Born in Glasgow, MT, February 6, 1924.
Sidney Lewon was a man of surprising dichotomy – He was a fighter, a poet, a history scholar, a scientist, war hero and at times so blusterous that we wanted to hide, or pretend we didn’t know him.
He could talk for hours about European and Middle Eastern history, including a fascinating amount of detail as to key historical figures, generals, battles and the various peoples and nations (Hunns, Visigoths, Mamelukes, Saxons, etc.). He knew languages, some French, German and Yiddish. Growing up in the depression with a father, who was a strict disciplinarian, he developed a strong sense of work and thrift. As a young boy, age 7 or so, he spent countless hours in the library in Glasgow, where he read prodigiously and soaked up the history, which he liked to talk about. It was quite fascinating to hear him talk about history, and he could go for hours.
He also talked about seeing movies, and he loved the Marx brothers, often getting into trouble with his teachers for mimicking Harpo. Sometimes, beneath the wooden platform just outside the theatre in Glasgow, he would find a nickel to get into the theater. If he could not find a nickel, he would simply sneak in.
His parents, Samuel and Anne, moved the family to California in the 1930s, and took up residence in Menlo Park. There were four older brothers and one older sister (Harry, Ben, Lou, Rube, and Loretta). Sidney was the youngest by 13 years and was the last living sibling. Sidney had a bar mitzvah, but I never knew him to step inside of a Schul.
He eschewed religion from that day forward, for reasons his family has never quite understood. High school days were characterized by athletic activity, including wrestling and basketball. Although Sidney was only five foot four inches, he could bench press 200 pounds.
There were fights and confrontations with other kids, tough kids. Sidney’s sense of honor dictated that he never stand down to anyone, even though he was only five foot four inches tall and his rivals were much bigger.
Back in the late 30s and early 40s, Sidney spent time at the Stanford golf course as a caddy, and more notably, he scoured through the creek thicket wolfing for golf balls. For fun and adventure, he hitchhiked from Menlo Park back to Montana during the summer of 41 and was given a ride by a couple of pretty young girls. The details of this adventure were only shared with me, his son – this story was not for his daughter’s ears.
Sydney was a decorated World War II veteran. He flew some thirty missions in 1943 and early 1944. He was a radio man and gunner. They used triangulation to navigate and he was trained to do this. He had dozens of pictures of planes going down in flames, which he took. He never talked too much about it, although he did say if he went down and survived, he didn’t want to be caught behind enemy lines by the German civilian population. The airmen were all given a pistol for this purpose.
After the war, upon returning to the states, he was flying back to California on a plane with a group Japanese American Nisei, who had fought and served the U.S. in Europe, and who were also returning home to California. The plane lost an engine and was losing altitude heading into the Sierra Nevada Mountains. The pilot was able to get the engine restarted and regain altitude. The Nisei soldiers thanked God, and I imagine, so did my father.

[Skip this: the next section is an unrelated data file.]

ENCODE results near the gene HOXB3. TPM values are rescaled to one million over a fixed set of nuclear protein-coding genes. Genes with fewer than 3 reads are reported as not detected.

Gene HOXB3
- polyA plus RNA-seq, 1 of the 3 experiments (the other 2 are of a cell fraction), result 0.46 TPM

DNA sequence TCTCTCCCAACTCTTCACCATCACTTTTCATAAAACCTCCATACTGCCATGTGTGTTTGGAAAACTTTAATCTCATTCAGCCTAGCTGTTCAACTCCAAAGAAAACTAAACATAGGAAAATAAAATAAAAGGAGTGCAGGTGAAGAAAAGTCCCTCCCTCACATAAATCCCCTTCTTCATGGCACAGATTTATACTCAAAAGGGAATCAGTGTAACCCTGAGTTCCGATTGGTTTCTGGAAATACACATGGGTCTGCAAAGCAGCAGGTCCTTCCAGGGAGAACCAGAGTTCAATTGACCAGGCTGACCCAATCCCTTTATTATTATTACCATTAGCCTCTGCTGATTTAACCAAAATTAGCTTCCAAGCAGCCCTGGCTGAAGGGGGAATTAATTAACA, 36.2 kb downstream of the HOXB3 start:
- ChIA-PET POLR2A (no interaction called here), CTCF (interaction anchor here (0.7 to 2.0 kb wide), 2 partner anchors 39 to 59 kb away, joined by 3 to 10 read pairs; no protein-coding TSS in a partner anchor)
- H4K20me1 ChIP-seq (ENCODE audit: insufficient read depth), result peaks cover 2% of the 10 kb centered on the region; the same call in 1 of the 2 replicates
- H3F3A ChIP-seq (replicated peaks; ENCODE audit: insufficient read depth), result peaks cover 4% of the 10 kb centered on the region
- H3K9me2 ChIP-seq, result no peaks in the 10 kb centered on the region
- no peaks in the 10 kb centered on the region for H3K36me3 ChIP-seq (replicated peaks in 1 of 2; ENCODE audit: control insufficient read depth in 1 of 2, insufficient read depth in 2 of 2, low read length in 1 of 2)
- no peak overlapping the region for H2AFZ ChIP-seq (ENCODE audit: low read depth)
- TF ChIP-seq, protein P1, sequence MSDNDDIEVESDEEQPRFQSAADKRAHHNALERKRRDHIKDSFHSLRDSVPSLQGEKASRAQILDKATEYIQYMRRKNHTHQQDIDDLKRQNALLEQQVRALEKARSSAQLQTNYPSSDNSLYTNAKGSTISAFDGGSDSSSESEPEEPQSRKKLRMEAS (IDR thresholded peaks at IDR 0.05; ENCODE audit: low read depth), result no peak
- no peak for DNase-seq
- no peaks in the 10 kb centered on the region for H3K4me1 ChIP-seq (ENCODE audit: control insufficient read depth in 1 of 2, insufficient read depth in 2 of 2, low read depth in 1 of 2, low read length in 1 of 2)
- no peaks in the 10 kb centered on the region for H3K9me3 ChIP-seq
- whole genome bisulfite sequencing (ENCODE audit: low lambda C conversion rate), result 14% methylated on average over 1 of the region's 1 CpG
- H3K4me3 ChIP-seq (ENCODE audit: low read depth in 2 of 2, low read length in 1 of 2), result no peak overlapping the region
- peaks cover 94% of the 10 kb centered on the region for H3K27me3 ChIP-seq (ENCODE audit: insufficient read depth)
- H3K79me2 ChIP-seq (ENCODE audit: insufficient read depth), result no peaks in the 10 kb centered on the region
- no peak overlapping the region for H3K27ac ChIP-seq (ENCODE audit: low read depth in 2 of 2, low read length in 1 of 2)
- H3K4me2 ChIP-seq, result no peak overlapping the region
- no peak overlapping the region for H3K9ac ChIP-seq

After the war Sidney went to college on the GI bill and earned a degree in Chemistry. He later earned an award for work he did for the Diamond Alkali Company on Ion exchange resins. He married my mother, Leah Solle, in 1951, and they had my sister in June of the same year. They had me six years later – a gift for my sister.
We were important to him, and he loved us very much, even if he was not comfortable telling us so. He pitched baseballs with me, and we played golf, even though he wasn’t very good. He taught me how to wolf for balls (he was very good at it), until the Stanford Golf Course police caught us and threw us out.
He took my sister and her best friend to the Cow Palace twice to see the Beatles. He even took them to Monterey, so they could attend the Monterey Pop Festival. He trusted they would not partake in the drug scene of that time, and he was right.
Sidney’s thrift and hard work allowed him to retire early in a reasonable amount of, although modest, comfort. He traveled regularly and extensively: Russia, Ireland, France, Italy, and Australia. He took a lot of pictures. When my mother decided she did not have the travel bug, he went alone.
Sydney loved to work out and regularly went to the gym. After my mother died in 1998, he met Gloria Webster on a blind date, set up by mutual friends from the gym. They married at the advanced age of about 75.
When he got macular degeneration in the early 2000’s, he became legally blind. Gloria had been doing all the driving, but when she had to be hospitalized, it was tough to keep him away from the driver’s seat. My sister and I tried everything, from calling the police to mixing up the distributor cap cables so his car wouldn’t start. His fury and wrath when he found out I sabotaged his car was something to reckon with.
When his health started to deteriorate the last couple of years, he eschewed doctors and insisted on letting nature take its course. Sydney had a strong heart. He was fighting to the end.
Sidney died on January 26, 2011, he was 86 years old. He was not perfect, as is no one, but he was a devoted father, husband, grandfather and great-grandfather. He had a life worth remembering and we’re going to miss him.